A roundup of news and commentary from around the interwebs.
At Law and Liberty, my friend Amanda Achtman has an important piece on Canada’s Orwellian euthanasia regime—and how medical professionals are trying to hide the death rate:
Physicians who provide MAID must complete the medical certificate of death.
When completing the medical certificate of death, physicians: must list the illness, disease, or disability leading to the request for MAID as the cause of death; and must not make any reference to MAID or the medications administered on the certificate. (emphasis mine)
Here we have the deliberate directive by a governing professional body to falsify medical records. A doctor’s administration of midazolam, propofol, and rocuronium is undeniably the cause of his or her patient’s premature death. But soon, we may no longer know the number of Canadians being euthanized because of the host of other “causes” being listed on death certificates to mask the widespread death-by-doctor.
As Canada’s euthanasia regime becomes an international embarrassment, those who facilitate it now want to hide what they are doing.
The number of stories coming out detailing the desperation of impoverished Canadians seeking state-facilitated suicide is almost numbing at this point. The latest, from CTV News:
A disabled 32-year-old woman says she is in the final stages of requesting a medically-assisted death after seven futile years of applying for affordable housing in Toronto. Denise, whose real name has been omitted to protect her identity, suffers from a condition known as Multiple Chemical Sensitivity. Exposure to chemicals that commonly linger in households, like laundry detergents and air fresheners, triggers debilitating symptoms.
Thirty-two-years old. This is the society we have created.
My friend Andrew Lawton has published a powerful piece that everyone should read, and share—it is time for Canadians who know where this ugly regime is headed to stand up and be counted. It is titled “If Canada’s incoming assisted dying rules were there a decade ago, I’d be dead”:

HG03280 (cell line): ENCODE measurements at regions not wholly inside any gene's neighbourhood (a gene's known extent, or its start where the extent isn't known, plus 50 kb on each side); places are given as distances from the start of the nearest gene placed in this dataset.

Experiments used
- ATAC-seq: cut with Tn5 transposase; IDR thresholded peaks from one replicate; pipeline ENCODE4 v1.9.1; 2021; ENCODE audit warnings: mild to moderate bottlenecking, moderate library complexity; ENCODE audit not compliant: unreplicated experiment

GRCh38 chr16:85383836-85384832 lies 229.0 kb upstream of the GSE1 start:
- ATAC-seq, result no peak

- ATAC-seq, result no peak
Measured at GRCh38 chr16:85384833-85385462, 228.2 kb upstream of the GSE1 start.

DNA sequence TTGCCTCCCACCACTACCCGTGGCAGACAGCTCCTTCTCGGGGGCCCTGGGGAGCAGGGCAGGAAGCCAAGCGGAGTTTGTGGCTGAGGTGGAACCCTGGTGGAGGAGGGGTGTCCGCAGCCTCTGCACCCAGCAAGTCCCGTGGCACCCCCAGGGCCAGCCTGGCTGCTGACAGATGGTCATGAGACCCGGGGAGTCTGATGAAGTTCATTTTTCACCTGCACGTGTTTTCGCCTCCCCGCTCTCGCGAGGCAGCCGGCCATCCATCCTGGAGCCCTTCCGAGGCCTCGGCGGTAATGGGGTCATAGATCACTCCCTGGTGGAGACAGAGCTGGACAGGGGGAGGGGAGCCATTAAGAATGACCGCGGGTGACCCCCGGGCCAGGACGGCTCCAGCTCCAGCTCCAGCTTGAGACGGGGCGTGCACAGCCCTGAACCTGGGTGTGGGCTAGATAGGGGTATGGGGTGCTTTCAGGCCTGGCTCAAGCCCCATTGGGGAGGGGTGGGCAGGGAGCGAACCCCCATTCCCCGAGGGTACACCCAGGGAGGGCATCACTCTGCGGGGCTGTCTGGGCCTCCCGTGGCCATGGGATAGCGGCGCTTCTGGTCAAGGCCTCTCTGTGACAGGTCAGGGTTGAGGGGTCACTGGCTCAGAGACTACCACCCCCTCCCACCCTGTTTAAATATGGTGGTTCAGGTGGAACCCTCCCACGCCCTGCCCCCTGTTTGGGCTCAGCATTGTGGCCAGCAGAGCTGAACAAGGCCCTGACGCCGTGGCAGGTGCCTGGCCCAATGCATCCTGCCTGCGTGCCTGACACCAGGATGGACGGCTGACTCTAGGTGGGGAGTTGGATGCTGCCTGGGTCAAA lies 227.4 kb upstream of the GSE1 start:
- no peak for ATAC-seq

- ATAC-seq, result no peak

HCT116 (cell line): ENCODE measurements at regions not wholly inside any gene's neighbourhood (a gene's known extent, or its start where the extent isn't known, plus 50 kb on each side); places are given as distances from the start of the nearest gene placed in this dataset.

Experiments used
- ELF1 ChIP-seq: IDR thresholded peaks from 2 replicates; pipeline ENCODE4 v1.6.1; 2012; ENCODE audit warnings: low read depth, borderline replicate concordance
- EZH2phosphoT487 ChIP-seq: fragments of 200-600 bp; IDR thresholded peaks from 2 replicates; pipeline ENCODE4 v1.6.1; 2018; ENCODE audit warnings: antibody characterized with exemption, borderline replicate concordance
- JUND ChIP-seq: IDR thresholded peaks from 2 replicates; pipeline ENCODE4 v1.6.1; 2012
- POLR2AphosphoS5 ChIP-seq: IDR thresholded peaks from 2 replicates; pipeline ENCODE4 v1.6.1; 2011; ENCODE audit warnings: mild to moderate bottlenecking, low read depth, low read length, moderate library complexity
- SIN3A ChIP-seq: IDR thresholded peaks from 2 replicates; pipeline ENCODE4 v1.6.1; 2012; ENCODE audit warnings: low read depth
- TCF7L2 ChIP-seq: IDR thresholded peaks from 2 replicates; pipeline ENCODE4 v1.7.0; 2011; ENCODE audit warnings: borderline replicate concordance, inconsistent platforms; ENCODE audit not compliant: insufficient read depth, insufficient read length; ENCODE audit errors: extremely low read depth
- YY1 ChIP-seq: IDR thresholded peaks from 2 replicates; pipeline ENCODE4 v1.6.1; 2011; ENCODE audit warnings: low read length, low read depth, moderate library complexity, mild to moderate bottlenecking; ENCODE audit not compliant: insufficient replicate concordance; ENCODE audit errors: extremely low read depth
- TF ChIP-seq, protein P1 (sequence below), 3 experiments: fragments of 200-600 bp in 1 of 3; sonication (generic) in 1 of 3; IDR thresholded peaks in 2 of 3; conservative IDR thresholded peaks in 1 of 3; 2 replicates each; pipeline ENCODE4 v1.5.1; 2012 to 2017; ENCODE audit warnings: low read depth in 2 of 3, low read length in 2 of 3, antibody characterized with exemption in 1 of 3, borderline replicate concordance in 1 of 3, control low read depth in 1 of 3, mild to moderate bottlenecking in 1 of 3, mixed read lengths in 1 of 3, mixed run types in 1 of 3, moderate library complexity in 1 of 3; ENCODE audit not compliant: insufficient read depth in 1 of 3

Survivors and experts urged the Liberals to exclude people suffering only from mental illnesses, but the government wouldn’t budge. Their only concession was to defer it with a two-year sunset clause, which expires next March. This issue is personal for me. Had this form of medically assisted dying been around in 2010, I’m confident I’d be dead right now.
I was 21. Despite some unexpected medical issues in 2009, I was generally healthy (physically, that is). I had a roof over my head. I had a loving family. I had dreams.
But I was depressed. I was making reckless decisions. I was becoming more convinced I’d be better off dead. It wasn’t a sensible conclusion, but I felt it was the right one and was pretty good at rationalizing it.
Now, people like Lawton—and so many of our loved ones—will have an incontrovertible right not to help, but to state-facilitated suicide. Those suicide attempts, by the way, never fail. Here’s how he concludes the article:
If I told a doctor in 2010 I wanted to kill myself, I’d be institutionalized. If I had the same conversation next year, I’d get a referral to someone who could help me do it.
Think of your friends and your family members. Make a mental list of those who have struggled with mental illness and suicidal ideation. And then consider, for a moment, what your life would be like without them—because that is the world we are headed for. It is almost here.
In fact, in fits and starts, we are arriving at a place where the suicidal are actively offered suicide:
Until last month, callers to Saskatchewan (Canada)’s mental health helpline had an euthanasia option on the menu.
When it was removed (because of the message it sent to suicidal callers), the opposition party protested because euthanasia is a perfectly legal healthcare option. pic.twitter.com/CeytvC5kih
— Yuan Yi Zhu (@yuanyi_z) November 12, 2022
Those who advocated for this regime will one day regret it.
Unfortunately, more soon.